Obligatory Angkor Wat Post


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Asia » Cambodia » North » Angkor
February 27th 2006
Published: April 13th 2006
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Angkor WatAngkor WatAngkor Wat

the biggie
I opted for the day pass to Angkor Wat, which Lonely Planet calls "a crime", but Lonely Planet's way too dramatic. Angkor Wat is Disneyworld for fat, middle aged package tourists. They're dreadful! All day long they stepped on my fingers and pushed me around and did not apologize.

So Angkor Wat is the largest religious structure in the world (or so I've heard), and THE tourist destination of south east Asia, and part of Tomb Raider was filmed here. It's dozens of enormous gorgeous ruins in the middle of the jungle and its absolutely swarming with tourists. And rich ones, too. You should see the posh resorts they pack into this tourist town in a third world country.

A day was enough for me. I saw the highlights and I was just one of thousands of tourists but sometimes when you were standing in a quiet corner and the sounds of the jungle could be heard over the roar of the crowd and you could smell the incense it became the holy place it was. It's hot, but they sell awesome snowcones. I give the snowcones of Angkor Wat an A.

Siem Reap's messed up. My motorbike driver pointed out the massive resort that is owned by the guy who is the sole profiteer of the millions of dollars tourists spend for Angkor Wat passes. He told me how the motorbike drivers have to fight for tourists to drive around and how he was not looking forward to low season, where he might only get 3 jobs a month, and how the Angkor Wat authorities are planning on phasing out motorbike drivers entirely and only allowing official guides in air conditioned cars into the complex. 99.9% of the populace of Siem Reap is in the tourist industry and that's going to hurt, oh of course, the poor people of Cambodia.

I was definitely ready to get out of Siem Reap, I met some cool people and had official Tomb Raider cocktails initiated by Angelina Jolie herself!!! but at night all the beggars and kid hawkers come out. Its amazing how immune you can become to them, I should be disgusted by the quick exit of my empathy but when someone's got their two year old sprawled out across their lap and onto the sidewalk at midnight you kind of get the feeling that they are exploiting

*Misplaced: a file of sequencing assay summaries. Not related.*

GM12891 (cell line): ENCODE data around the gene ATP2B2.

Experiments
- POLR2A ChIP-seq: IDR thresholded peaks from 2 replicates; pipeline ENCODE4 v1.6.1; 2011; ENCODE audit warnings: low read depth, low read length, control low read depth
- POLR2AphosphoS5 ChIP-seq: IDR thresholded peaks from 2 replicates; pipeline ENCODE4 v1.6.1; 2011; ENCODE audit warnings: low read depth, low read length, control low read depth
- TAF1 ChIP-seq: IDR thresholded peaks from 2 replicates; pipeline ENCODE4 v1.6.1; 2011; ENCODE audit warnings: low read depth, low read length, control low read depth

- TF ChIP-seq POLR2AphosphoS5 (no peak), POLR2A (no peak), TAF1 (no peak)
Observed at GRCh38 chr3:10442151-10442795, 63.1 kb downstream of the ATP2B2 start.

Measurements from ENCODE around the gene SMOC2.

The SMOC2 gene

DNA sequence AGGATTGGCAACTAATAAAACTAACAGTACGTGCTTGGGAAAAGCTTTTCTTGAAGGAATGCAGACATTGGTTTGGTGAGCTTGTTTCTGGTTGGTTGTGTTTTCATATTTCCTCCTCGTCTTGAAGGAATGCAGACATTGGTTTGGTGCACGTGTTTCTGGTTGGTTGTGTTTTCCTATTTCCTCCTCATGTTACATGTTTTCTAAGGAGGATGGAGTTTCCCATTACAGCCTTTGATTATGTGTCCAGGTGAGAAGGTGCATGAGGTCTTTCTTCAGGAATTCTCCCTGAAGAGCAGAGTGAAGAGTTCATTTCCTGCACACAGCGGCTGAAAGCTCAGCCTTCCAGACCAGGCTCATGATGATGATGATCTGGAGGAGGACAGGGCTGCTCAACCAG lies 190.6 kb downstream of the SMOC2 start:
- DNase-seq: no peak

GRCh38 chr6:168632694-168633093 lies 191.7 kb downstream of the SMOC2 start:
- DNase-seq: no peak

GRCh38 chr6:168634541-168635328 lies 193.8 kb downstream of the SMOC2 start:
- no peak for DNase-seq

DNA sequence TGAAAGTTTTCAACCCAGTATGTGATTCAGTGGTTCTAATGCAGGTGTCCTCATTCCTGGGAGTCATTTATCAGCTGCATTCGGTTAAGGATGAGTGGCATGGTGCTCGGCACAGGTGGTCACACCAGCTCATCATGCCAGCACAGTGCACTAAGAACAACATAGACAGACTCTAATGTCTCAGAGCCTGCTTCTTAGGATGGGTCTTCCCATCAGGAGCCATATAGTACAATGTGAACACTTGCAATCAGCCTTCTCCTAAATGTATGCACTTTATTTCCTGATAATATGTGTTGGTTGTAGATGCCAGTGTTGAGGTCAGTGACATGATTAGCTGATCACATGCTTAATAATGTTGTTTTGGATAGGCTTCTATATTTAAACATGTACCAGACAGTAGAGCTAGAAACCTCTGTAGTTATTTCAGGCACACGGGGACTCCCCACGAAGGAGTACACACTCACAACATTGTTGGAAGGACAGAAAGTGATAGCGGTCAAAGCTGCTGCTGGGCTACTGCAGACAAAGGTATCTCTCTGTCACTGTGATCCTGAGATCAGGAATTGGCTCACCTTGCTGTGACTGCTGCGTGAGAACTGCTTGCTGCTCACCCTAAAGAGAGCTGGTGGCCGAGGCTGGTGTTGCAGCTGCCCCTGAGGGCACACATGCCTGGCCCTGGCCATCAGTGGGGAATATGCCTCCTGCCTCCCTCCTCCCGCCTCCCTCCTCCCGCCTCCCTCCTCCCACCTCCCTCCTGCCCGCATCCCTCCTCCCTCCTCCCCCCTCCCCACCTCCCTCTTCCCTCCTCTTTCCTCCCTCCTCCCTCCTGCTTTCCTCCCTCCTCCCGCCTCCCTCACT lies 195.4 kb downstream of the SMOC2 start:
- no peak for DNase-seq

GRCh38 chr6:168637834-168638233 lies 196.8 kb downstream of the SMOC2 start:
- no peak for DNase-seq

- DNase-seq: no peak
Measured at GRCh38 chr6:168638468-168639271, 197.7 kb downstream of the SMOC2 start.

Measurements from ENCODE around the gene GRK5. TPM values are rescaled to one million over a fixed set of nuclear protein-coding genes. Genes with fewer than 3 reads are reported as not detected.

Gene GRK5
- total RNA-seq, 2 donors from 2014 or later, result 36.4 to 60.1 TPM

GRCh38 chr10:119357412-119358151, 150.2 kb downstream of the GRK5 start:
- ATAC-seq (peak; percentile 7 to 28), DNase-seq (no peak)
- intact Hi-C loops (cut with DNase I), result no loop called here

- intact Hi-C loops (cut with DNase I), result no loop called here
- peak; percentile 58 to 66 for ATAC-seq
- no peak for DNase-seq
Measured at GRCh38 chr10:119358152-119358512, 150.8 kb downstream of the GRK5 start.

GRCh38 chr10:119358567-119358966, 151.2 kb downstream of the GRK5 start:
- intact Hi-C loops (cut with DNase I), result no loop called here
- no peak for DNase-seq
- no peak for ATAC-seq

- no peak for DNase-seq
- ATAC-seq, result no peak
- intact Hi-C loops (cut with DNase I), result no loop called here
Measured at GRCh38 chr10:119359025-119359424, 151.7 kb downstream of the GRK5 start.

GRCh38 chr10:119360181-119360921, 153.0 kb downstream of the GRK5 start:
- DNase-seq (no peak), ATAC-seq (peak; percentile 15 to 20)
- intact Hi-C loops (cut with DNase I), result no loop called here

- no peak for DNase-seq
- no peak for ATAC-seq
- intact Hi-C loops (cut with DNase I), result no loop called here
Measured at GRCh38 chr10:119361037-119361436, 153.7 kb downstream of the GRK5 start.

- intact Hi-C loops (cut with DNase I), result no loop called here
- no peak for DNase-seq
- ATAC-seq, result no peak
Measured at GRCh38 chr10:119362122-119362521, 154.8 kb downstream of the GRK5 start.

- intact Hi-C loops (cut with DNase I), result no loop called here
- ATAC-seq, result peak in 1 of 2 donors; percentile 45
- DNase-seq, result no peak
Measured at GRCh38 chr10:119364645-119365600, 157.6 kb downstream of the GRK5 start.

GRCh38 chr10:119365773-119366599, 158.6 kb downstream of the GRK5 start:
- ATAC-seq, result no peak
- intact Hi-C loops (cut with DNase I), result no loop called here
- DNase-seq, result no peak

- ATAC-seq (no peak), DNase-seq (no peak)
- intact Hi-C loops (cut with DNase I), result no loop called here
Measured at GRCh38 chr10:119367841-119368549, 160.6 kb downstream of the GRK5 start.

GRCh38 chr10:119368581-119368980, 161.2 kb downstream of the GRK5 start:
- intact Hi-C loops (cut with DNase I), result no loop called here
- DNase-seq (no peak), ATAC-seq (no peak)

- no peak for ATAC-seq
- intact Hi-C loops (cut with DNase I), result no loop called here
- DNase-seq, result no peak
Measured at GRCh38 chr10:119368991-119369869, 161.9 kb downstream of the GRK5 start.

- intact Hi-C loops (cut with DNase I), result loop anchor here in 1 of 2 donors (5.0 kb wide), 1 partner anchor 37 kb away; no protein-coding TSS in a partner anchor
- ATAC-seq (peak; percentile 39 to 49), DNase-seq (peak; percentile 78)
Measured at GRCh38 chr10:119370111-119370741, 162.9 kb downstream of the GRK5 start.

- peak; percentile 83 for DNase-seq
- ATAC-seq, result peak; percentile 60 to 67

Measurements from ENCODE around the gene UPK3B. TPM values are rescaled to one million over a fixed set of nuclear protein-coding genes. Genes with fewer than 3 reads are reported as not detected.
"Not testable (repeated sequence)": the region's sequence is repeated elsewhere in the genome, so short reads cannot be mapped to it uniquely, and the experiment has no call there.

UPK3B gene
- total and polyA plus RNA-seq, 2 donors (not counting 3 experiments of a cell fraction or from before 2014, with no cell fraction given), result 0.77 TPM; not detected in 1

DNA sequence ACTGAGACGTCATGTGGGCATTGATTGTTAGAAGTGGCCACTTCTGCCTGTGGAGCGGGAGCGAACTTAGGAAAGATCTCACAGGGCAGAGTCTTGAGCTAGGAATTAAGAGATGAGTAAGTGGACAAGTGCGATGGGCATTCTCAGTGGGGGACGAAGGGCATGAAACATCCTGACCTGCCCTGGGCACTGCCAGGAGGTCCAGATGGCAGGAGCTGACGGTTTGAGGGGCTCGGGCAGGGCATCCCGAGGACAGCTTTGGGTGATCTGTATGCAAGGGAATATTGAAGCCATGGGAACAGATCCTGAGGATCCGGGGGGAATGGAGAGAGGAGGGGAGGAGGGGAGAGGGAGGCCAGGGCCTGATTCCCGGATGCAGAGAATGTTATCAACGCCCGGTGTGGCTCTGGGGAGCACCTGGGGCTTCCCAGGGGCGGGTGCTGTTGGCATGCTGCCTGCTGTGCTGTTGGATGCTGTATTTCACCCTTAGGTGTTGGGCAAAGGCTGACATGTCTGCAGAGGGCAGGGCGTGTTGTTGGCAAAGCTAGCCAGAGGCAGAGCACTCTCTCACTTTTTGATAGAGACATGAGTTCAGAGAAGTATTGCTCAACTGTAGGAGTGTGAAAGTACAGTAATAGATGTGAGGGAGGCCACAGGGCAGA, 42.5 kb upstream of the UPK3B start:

Chatting with the pseudo-monksChatting with the pseudo-monksChatting with the pseudo-monks

they don't really care about Buddhism, they just want to learn English so they hang out at Angkor Wat and talk to the tourists. Monks aren't supposed to look at women, much less talk with them, but we drank Coke and watched the sunset and discussed Smackdown. WWF is HUGE in Cambodia. It was awesome.
their children for their economic gain.

But I mean, you have to see it. It's Angkor Wat.




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Coming back down is the hard partComing back down is the hard part
Coming back down is the hard part

I was pretty scared, because if you get hurt in Cambodia that is definitely not good.


2nd March 2006

Lookin' good among those ruins, Kate! Great blogs - keep them coming...
4th March 2006

Love your honesty
Hi Kate, I've been checking out on-line the places my daughter is currently travelling in Cambodia and happened upon travelblog and your blog. I appreciate your sense of humour. Happy trails. Barbara
5th March 2006

yah keep um comin
what more can i say. KEEP them coming!!!!!!!xo mary

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